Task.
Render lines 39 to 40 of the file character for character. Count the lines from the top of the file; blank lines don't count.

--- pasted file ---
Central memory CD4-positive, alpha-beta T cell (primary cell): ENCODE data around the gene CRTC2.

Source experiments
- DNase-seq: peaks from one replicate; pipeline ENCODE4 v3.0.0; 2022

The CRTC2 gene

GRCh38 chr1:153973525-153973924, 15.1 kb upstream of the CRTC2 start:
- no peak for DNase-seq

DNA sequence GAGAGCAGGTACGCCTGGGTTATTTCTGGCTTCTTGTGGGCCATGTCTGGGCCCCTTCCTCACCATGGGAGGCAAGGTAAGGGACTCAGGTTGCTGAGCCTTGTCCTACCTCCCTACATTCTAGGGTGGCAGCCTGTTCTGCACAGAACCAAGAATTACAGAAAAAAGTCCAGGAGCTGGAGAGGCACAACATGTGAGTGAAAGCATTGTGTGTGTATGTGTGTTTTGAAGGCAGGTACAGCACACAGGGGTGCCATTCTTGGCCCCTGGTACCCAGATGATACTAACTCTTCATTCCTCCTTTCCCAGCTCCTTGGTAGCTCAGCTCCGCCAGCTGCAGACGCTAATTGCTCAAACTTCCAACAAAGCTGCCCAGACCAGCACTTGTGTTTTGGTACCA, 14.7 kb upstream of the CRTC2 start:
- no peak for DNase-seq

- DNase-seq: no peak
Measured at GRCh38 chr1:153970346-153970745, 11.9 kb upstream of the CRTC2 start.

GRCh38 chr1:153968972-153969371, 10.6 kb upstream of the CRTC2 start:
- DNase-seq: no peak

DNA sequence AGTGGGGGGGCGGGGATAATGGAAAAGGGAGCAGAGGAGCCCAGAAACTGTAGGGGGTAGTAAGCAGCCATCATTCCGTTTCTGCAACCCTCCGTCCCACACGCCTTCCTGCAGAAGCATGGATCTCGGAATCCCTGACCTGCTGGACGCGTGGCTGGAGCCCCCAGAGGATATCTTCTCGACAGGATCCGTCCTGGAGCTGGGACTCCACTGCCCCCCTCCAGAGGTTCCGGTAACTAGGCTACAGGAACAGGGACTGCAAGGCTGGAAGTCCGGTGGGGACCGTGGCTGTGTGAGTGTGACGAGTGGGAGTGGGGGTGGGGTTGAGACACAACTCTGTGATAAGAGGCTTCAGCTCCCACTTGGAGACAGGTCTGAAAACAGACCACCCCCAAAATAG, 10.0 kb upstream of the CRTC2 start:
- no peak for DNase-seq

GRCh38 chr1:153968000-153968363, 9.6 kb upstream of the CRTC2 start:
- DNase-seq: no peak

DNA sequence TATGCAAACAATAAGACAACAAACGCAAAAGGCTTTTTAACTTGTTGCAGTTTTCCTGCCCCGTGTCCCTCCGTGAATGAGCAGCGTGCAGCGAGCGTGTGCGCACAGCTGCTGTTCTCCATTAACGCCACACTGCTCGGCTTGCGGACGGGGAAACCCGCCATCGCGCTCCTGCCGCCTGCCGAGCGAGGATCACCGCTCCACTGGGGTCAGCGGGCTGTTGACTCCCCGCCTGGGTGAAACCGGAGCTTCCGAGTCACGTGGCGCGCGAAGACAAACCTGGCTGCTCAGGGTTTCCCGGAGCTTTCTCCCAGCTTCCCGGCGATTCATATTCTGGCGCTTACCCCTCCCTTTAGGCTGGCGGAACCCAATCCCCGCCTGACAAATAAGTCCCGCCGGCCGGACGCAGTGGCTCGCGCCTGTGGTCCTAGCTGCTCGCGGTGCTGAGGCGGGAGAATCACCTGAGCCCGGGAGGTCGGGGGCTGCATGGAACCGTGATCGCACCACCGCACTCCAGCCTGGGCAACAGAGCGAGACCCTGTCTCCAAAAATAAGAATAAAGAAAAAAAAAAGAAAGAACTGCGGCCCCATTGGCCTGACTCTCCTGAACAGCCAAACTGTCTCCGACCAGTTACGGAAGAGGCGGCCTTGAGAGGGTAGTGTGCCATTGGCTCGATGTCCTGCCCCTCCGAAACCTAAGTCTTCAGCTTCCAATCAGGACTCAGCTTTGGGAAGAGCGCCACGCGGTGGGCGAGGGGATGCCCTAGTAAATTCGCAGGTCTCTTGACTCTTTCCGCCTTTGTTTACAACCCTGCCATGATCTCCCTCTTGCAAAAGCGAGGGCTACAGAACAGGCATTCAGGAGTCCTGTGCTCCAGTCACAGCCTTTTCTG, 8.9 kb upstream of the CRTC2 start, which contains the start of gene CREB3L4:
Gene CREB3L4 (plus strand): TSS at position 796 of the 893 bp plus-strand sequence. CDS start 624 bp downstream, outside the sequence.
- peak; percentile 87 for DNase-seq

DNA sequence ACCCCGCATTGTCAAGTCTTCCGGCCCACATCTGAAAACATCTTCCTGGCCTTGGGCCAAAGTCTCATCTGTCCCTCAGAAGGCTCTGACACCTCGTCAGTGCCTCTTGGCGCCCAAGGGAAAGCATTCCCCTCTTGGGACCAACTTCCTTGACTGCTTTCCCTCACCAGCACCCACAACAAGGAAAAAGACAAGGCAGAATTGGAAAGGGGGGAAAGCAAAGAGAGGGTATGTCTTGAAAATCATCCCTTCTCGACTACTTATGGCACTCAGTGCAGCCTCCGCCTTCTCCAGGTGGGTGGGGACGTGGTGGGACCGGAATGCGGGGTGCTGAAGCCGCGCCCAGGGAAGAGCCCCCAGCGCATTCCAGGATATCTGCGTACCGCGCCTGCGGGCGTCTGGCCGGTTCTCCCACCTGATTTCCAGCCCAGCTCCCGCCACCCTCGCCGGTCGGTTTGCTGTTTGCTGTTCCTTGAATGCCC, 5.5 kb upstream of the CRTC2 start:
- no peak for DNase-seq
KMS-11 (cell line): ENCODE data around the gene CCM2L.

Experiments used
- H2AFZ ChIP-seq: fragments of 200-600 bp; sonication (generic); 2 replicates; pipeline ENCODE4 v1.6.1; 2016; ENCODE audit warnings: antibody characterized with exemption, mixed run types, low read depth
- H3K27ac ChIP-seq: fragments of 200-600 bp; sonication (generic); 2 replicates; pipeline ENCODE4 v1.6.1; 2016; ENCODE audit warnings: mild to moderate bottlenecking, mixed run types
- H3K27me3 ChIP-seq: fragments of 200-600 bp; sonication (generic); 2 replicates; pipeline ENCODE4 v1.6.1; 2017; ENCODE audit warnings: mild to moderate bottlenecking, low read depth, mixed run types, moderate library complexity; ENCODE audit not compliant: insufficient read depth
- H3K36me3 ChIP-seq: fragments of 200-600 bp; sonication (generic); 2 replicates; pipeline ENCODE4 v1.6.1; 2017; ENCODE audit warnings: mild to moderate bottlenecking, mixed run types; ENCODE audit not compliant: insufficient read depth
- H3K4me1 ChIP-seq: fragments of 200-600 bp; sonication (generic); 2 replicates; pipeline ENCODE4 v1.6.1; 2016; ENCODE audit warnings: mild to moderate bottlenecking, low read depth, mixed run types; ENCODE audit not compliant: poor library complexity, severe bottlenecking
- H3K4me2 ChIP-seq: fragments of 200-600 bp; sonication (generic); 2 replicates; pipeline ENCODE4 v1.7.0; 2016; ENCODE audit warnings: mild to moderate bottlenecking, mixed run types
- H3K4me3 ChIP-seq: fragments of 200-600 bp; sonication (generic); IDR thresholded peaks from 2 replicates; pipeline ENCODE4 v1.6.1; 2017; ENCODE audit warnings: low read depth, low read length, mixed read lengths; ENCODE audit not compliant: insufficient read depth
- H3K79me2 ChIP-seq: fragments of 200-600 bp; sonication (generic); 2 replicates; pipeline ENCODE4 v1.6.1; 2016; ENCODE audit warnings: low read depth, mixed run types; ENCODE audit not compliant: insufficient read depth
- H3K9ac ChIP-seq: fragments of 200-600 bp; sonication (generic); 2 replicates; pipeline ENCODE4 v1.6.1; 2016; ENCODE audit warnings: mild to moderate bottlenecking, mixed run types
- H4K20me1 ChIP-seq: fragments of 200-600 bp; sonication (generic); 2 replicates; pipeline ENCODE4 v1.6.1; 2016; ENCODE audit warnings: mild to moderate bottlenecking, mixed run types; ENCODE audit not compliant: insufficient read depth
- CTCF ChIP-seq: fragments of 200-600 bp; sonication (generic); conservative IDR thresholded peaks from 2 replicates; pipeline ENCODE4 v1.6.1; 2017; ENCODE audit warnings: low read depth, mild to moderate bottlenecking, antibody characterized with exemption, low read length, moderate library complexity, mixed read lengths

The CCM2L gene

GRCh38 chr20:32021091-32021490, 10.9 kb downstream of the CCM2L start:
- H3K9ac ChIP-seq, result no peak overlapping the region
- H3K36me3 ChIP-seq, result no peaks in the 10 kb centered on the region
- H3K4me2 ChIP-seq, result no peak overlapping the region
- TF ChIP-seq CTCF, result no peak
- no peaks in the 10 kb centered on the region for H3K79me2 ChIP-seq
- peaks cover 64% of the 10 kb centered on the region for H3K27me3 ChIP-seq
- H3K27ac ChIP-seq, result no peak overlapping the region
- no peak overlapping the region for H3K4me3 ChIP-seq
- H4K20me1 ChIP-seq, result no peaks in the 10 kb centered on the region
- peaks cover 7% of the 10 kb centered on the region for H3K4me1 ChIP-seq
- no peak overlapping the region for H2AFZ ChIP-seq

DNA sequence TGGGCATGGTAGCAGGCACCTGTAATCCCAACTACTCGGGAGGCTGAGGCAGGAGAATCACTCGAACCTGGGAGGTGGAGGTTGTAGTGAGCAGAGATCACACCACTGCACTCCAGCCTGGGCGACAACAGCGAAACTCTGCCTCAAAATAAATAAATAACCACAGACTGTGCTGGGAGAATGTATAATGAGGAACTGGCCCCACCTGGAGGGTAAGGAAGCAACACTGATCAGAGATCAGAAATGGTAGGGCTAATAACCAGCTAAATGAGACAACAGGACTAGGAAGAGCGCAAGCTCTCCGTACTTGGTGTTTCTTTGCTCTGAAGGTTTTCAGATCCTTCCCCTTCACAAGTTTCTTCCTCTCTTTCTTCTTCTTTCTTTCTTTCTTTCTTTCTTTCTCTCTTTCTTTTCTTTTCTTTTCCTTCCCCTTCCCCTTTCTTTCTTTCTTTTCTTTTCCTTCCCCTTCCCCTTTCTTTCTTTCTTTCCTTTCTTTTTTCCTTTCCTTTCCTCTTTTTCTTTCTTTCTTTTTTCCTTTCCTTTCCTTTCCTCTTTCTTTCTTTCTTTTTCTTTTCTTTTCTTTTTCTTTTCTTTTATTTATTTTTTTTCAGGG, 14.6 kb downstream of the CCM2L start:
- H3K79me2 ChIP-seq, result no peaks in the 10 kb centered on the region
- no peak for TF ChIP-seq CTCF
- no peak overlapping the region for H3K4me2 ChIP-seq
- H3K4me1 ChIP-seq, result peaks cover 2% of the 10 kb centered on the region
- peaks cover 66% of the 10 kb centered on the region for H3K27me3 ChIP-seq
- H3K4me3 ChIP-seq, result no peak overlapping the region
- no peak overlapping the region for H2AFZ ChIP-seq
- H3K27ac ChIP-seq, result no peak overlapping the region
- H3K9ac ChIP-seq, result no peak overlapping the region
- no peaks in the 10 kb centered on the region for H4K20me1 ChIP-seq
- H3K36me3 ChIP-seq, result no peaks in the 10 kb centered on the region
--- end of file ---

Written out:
- H3K4me2 ChIP-seq, result no peak overlapping the region
- TF ChIP-seq CTCF, result no peak